White House Torture Advisers

By Dan Froomkin
Special to washingtonpost.com
Thursday, April 10, 2008 1:20 PM

Top Bush aides, including Vice President Cheney, micromanaged the torture of terrorist suspects from the White House basement, according to an ABC News report aired last night.

Discussions were so detailed, ABC's sources said, that some interrogation sessions were virtually choreographed by a White House advisory group. In addition to Cheney, the group included then-national security adviser Condoleezza Rice, then-defense secretary Donald Rumsfeld, then-secretary of state Colin Powell, then-CIA director George Tenet and then-attorney general John Ashcroft.

At least one member of the club had some qualms. ABC reports that Ashcroft "was troubled by the discussions. He agreed with the general policy decision to allow aggressive tactics and had repeatedly advised that they were legal. But he argued that senior White House advisers should not be involved in the grim details of interrogations, sources said.

"According to a top official, Ashcroft asked aloud after one meeting: 'Why are we talking about this in the White House? History will not judge this kindly.'"

Here's the video of last night's report by Jan Crawford Greenburg and a text version by Greenburg, Howard L. Rosenberg and Ariane de Vogue.

They write: "Highly placed sources said a handful of top advisers signed off on how the CIA would interrogate top al Qaeda suspects -- whether they would be slapped, pushed, deprived of sleep or subjected to simulated drowning, called waterboarding...."

"As the national security adviser, Rice chaired the meetings, which took place in the White House Situation Room."

The discussions started after the CIA captured al-Qaeda suspect Abu Zubaydah in the spring of 2002, ABC reports. "At a time when virtually all counterterrorist professionals viewed another attack as imminent -- and with information on al Qaeda scarce -- the detention of Zubaydah was seen as a potentially critical breakthrough."

According to ABC, the CIA briefed the White House group on its plans to use aggressive techniques against Zubaydah and received explicit approval. Zubaydah is one of the three detainees the CIA has since confirmed were subjected to waterboarding, a notorious torture technique that amounts to controlled drowning.

Such techniques were later authorized in a controversial August 2002 Justice Department memo, signed by then head of the Office of Legal Counsel Jay Bybee. ABC reports that the memo "was referred to as the so-called 'Golden Shield' for CIA agents, who worried they would be held liable if the harsh interrogations became public."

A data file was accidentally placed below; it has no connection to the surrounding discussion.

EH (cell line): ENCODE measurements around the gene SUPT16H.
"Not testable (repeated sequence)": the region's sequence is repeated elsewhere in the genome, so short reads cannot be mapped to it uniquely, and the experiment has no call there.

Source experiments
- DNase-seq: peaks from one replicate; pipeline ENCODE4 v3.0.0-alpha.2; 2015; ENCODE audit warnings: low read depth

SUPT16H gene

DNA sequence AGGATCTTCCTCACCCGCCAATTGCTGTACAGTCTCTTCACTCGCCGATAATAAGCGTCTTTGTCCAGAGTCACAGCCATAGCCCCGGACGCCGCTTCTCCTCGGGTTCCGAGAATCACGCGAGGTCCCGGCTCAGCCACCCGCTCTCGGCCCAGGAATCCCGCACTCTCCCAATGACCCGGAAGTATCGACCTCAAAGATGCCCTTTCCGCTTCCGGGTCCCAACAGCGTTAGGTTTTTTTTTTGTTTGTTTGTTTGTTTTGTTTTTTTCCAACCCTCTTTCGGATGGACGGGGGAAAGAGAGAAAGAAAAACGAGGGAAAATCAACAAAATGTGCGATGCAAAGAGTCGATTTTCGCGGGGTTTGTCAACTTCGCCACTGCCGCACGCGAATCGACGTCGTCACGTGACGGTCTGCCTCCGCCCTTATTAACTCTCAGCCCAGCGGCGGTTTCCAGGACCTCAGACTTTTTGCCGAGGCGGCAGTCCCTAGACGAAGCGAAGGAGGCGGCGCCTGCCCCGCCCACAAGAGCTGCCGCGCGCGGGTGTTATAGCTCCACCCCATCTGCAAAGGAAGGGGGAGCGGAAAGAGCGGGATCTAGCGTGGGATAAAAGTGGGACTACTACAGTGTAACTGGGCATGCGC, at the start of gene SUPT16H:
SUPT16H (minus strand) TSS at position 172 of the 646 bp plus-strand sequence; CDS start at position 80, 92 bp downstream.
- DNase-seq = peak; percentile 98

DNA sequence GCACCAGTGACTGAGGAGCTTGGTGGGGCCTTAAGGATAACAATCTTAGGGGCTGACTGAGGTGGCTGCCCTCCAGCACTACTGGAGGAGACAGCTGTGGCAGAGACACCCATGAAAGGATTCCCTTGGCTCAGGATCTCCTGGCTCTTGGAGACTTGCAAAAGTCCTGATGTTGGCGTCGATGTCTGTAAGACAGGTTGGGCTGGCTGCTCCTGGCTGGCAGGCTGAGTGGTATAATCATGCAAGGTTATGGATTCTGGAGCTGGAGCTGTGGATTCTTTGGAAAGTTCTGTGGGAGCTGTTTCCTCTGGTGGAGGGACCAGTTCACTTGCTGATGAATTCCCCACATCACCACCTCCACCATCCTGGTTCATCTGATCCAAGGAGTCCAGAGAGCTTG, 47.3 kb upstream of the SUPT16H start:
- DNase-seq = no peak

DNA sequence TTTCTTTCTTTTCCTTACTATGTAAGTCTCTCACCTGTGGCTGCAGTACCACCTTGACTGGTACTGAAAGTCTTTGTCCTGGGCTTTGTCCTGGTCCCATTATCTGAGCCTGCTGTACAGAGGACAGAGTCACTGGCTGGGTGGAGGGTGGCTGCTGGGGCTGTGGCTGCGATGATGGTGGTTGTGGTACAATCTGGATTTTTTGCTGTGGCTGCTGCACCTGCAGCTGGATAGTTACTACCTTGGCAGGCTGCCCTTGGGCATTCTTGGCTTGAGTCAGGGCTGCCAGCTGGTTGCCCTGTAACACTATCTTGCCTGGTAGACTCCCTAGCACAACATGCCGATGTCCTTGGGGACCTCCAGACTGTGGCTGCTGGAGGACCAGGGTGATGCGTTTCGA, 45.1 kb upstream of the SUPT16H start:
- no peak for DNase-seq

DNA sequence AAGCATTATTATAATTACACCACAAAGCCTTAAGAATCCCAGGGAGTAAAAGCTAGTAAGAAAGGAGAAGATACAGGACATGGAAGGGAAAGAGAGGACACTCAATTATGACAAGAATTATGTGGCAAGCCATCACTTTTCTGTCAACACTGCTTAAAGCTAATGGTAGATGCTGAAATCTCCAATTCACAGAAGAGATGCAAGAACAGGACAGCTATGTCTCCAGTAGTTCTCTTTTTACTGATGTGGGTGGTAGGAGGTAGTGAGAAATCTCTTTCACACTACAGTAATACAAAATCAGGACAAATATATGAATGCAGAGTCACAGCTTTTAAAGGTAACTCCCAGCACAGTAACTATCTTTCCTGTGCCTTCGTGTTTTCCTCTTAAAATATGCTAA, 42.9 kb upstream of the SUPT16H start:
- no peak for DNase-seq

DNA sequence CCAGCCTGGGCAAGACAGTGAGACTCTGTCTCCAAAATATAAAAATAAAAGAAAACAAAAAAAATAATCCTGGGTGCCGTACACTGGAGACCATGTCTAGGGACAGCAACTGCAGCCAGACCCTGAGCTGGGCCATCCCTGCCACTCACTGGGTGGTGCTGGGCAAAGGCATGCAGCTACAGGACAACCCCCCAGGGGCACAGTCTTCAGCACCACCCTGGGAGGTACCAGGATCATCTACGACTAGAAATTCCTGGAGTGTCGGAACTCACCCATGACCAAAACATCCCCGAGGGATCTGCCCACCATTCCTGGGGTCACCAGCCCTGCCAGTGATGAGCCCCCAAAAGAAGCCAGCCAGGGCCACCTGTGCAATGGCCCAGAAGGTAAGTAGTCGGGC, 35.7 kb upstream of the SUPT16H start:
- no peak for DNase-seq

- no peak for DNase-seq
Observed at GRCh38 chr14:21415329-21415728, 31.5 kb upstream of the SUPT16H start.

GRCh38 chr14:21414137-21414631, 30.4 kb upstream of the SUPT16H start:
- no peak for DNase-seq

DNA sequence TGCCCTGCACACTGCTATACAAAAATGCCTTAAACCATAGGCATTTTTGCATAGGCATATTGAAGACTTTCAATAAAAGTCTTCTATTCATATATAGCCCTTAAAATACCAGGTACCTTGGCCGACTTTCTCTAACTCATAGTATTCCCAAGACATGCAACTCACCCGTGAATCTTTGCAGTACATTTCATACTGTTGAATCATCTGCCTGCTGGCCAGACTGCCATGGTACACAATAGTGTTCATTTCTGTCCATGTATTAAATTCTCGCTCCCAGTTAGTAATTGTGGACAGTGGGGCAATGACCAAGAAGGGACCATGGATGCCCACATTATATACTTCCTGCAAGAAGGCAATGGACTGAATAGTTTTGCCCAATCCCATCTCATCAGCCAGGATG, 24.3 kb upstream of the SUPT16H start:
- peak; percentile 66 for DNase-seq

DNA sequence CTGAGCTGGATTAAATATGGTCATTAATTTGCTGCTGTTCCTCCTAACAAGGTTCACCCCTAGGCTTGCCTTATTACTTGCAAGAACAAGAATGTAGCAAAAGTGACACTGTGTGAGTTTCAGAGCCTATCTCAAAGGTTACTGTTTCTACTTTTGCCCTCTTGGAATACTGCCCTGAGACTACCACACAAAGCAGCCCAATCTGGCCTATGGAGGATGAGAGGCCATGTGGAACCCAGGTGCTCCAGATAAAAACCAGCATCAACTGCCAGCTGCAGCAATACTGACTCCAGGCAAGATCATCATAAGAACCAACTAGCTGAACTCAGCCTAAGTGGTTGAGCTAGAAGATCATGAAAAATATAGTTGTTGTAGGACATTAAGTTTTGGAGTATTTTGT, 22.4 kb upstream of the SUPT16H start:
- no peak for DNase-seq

Nevertheless, even after the memo was in place, "briefings and meetings in the White House to discuss individual interrogations continued, sources said. Tenet, seeking to protect his agents, regularly sought confirmation from the NSC principals that specific interrogation plans were legal. . . .

"According to a former CIA official involved in the process, CIA headquarters would receive cables from operatives in the field asking for authorization for specific techniques. Agents, worried about overstepping their boundaries, would await guidance in particularly complicated cases dealing with high-value detainees, two CIA sources said. . . .

"At one meeting in the summer of 2003 -- attended by Vice President Cheney, among others -- Tenet made an elaborate presentation for approval to combine several different techniques during interrogations, instead of using one method at a time, according to a highly placed administration source."

ABC reports that, in at least once case, the group's approvals of CIA techniques continued even after the Justice Department formally withdrew the August 2002 memo in 2004.

Will They Be Held to Account?

Marc Ambinder blogs for the Atlantic that "it remains one of those hidden secrets in Washington that a Democratic Justice Department is going to be very interested in figuring out whether there's a case to be made that senior Bush Administration officials were guilty of war crimes."

But legal blogger Jack Balkin says no way. "[S]ections 8 and 6(b) of the Military Commissions Act of 2006 effectively insulated government officials from liability for many of the violations of the War Crimes Act they might have committed during the period prior to 2006. Moreover, as [fellow blogger Martin Lederman] has pointed out, there's a strong argument that a later Justice Department would not prosecute people who reasonably relied on legal advice from a previous Justice Department. . . .